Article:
Along the way, Streissguth contextualizes Cash’s latest offering, showing philosophical and persistent links to previous long players like Rules of Travel (2003) and Black Cadillac (2006), which touch on universal subjects like grief, loss, affection and acceptance.

“I felt like I was planting seeds for the future, and at the same time reconnecting with the past,” Cash explains after a concert  detailing the process of comprehensive correlation to Streissguth.

2009 was a boon for fans of Southern-inclined music what with Dylan’s Together Through Life, Steve Earle’s Townes Van Zandt memorial and a long player from Wilco. As Streissguth’s book makes plain, though, there’s no end to the meaningfulness of rediscovering what’s come before and creating contributions impacting coming generations.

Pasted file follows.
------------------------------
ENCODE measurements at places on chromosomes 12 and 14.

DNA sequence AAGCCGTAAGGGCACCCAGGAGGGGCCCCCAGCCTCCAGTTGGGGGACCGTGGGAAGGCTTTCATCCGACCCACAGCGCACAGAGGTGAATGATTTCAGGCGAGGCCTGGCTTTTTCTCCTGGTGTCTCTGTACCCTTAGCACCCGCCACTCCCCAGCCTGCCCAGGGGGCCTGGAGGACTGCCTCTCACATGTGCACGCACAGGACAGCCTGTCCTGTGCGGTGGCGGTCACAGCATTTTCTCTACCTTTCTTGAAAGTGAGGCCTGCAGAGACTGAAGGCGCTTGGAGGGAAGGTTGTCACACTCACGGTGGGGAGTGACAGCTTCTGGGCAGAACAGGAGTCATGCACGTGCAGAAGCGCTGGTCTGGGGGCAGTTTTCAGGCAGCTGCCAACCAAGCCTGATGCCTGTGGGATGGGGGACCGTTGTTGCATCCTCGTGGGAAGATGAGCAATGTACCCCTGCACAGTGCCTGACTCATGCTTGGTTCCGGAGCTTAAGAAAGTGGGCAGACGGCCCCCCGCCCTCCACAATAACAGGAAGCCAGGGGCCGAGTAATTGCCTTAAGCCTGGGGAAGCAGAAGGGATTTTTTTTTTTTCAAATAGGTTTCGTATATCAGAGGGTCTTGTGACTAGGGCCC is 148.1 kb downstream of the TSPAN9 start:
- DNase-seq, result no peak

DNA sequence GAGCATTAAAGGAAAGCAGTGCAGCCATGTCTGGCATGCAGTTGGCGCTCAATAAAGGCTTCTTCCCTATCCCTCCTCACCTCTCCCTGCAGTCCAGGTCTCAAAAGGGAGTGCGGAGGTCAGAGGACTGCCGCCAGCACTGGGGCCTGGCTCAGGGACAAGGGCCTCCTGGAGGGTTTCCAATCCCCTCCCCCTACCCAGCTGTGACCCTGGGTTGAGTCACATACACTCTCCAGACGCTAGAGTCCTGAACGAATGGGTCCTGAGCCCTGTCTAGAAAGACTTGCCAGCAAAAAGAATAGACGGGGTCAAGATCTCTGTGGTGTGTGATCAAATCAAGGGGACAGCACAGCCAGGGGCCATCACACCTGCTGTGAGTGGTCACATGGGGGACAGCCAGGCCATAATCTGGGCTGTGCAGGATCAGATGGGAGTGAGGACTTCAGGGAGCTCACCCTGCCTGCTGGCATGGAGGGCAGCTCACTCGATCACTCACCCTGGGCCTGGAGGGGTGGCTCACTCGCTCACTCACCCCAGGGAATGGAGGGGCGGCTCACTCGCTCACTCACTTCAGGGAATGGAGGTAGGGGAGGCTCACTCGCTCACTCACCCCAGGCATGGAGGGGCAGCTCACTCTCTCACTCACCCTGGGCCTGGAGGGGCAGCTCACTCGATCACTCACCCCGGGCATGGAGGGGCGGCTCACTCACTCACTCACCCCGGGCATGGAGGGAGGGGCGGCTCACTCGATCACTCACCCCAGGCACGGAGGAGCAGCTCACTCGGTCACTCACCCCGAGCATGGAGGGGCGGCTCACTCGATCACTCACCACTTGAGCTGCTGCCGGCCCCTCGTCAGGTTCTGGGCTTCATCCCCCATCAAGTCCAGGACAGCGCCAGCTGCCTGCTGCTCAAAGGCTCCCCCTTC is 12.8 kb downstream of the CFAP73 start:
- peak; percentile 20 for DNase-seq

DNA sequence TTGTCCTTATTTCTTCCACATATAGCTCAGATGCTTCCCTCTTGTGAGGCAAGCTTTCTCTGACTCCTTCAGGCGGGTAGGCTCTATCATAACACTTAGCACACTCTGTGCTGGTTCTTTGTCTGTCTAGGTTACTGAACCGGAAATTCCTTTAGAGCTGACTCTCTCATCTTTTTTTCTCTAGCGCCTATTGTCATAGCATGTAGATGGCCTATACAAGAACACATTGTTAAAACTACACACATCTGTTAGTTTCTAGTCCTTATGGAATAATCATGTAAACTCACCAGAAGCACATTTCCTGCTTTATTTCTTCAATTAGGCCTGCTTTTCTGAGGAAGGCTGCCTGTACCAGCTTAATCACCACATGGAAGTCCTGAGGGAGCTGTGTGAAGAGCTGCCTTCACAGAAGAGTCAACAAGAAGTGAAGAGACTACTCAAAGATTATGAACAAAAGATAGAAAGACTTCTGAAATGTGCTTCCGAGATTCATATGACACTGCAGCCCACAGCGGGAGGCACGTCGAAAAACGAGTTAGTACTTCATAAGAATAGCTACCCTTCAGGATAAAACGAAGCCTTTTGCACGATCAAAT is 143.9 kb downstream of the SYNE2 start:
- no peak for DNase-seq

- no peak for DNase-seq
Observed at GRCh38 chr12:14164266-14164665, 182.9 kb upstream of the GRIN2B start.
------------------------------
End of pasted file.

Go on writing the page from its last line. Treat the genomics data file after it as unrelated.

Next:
Sampledelica – that pure craziness of giving up on linearity and letting music run as a land – is a category that has already acquired its classics. The Grey Album is capable of bringing up all the contradictions in copyright law and the brilliance of mash-ups, but as a field copyleft is perhaps better defined by those illicit shares that bring up just how crazy or monotnous jumping genres can be. Law has forbidden cut-ups from legitimate release, hence the field is truly populated by the audiophile. Any MP3 sharing program can provide hours of mash-ups. The bigger question with mash-ups is quality and not politics. Sample sources and talent become paramount to producing an album, but does Welcome Abroad still have a story to tell about the politics of sampling? Let’s take a look at those samples.